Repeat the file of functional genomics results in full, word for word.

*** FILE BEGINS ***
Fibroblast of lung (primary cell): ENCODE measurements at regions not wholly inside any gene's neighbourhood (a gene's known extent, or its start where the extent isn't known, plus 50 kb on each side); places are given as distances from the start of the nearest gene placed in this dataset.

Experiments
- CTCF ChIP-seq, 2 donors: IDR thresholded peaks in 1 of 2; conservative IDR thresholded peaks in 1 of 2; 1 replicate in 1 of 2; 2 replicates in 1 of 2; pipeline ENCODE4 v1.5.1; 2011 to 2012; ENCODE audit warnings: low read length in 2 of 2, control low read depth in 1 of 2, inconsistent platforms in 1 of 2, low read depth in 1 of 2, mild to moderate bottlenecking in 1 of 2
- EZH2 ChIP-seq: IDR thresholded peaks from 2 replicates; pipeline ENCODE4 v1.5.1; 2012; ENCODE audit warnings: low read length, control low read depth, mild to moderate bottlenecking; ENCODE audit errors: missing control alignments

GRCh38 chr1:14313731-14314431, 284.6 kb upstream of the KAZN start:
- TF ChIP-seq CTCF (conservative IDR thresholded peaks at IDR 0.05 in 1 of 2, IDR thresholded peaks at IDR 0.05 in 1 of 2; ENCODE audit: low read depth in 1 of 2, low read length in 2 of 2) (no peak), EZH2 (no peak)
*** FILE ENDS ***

Fibroblast of lung (primary cell): ENCODE measurements at regions not wholly inside any gene's neighbourhood (a gene's known extent, or its start where the extent isn't known, plus 50 kb on each side); places are given as distances from the start of the nearest gene placed in this dataset.

Experiments
- CTCF ChIP-seq, 2 donors: IDR thresholded peaks in 1 of 2; conservative IDR thresholded peaks in 1 of 2; 1 replicate in 1 of 2; 2 replicates in 1 of 2; pipeline ENCODE4 v1.5.1; 2011 to 2012; ENCODE audit warnings: low read length in 2 of 2, control low read depth in 1 of 2, inconsistent platforms in 1 of 2, low read depth in 1 of 2, mild to moderate bottlenecking in 1 of 2
- EZH2 ChIP-seq: IDR thresholded peaks from 2 replicates; pipeline ENCODE4 v1.5.1; 2012; ENCODE audit warnings: low read length, control low read depth, mild to moderate bottlenecking; ENCODE audit errors: missing control alignments

GRCh38 chr1:14313731-14314431, 284.6 kb upstream of the KAZN start:
- TF ChIP-seq CTCF (conservative IDR thresholded peaks at IDR 0.05 in 1 of 2, IDR thresholded peaks at IDR 0.05 in 1 of 2; ENCODE audit: low read depth in 1 of 2, low read length in 2 of 2) (no peak), EZH2 (no peak)